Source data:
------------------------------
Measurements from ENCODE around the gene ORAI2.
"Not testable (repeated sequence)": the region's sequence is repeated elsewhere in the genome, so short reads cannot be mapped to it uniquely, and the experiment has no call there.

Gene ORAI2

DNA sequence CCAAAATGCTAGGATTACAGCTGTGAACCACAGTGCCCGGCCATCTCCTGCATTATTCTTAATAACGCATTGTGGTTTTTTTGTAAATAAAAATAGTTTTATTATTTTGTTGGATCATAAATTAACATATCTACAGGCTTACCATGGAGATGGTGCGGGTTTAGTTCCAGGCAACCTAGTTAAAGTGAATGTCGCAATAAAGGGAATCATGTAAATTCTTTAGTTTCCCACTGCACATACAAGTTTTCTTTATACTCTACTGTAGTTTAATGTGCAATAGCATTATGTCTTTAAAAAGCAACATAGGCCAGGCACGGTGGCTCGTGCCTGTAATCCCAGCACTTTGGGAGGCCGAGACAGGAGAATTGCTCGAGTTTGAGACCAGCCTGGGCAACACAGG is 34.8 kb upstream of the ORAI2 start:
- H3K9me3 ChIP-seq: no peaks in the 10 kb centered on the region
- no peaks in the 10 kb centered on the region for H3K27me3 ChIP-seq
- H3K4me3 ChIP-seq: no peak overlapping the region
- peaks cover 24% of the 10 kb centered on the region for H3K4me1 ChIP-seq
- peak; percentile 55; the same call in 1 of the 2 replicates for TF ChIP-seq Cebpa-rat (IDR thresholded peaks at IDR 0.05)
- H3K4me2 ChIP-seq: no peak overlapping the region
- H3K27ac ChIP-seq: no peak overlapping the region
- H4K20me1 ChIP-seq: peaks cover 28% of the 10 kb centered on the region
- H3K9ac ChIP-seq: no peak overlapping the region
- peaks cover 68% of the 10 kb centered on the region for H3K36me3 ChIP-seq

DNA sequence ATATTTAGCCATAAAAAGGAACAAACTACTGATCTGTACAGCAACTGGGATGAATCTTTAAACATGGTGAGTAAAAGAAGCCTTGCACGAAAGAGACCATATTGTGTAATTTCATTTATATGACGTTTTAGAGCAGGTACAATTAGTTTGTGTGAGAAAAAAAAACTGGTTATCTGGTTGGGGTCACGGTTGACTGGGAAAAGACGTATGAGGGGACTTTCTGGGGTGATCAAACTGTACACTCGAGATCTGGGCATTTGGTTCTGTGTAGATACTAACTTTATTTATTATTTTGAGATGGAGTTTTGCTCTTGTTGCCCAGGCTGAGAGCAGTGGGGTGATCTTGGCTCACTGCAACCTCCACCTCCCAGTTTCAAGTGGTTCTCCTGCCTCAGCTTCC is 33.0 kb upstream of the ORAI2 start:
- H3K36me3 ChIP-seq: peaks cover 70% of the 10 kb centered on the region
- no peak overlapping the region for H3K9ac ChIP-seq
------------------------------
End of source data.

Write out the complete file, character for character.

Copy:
Measurements from ENCODE around the gene ORAI2.
"Not testable (repeated sequence)": the region's sequence is repeated elsewhere in the genome, so short reads cannot be mapped to it uniquely, and the experiment has no call there.

Gene ORAI2

DNA sequence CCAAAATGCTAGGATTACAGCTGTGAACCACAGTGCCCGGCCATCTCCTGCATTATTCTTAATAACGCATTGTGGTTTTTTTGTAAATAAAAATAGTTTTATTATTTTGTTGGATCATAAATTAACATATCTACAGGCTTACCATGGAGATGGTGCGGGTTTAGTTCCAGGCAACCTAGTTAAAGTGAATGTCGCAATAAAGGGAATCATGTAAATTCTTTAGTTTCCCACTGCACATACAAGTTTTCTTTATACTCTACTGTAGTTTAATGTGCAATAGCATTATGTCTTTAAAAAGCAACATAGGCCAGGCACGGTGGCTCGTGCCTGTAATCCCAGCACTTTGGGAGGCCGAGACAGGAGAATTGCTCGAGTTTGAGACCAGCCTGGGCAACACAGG is 34.8 kb upstream of the ORAI2 start:
- H3K9me3 ChIP-seq: no peaks in the 10 kb centered on the region
- no peaks in the 10 kb centered on the region for H3K27me3 ChIP-seq
- H3K4me3 ChIP-seq: no peak overlapping the region
- peaks cover 24% of the 10 kb centered on the region for H3K4me1 ChIP-seq
- peak; percentile 55; the same call in 1 of the 2 replicates for TF ChIP-seq Cebpa-rat (IDR thresholded peaks at IDR 0.05)
- H3K4me2 ChIP-seq: no peak overlapping the region
- H3K27ac ChIP-seq: no peak overlapping the region
- H4K20me1 ChIP-seq: peaks cover 28% of the 10 kb centered on the region
- H3K9ac ChIP-seq: no peak overlapping the region
- peaks cover 68% of the 10 kb centered on the region for H3K36me3 ChIP-seq

DNA sequence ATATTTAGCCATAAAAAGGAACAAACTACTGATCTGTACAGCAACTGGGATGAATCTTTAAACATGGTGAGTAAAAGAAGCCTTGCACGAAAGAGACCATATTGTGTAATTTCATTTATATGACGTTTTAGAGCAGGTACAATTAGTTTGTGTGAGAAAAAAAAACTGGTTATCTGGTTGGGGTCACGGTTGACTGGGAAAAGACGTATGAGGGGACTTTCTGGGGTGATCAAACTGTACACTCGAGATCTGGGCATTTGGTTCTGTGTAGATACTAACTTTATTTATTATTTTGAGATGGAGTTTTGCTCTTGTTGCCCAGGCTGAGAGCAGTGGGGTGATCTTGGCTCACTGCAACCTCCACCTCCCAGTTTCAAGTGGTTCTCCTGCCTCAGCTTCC is 33.0 kb upstream of the ORAI2 start:
- H3K36me3 ChIP-seq: peaks cover 70% of the 10 kb centered on the region
- no peak overlapping the region for H3K9ac ChIP-seq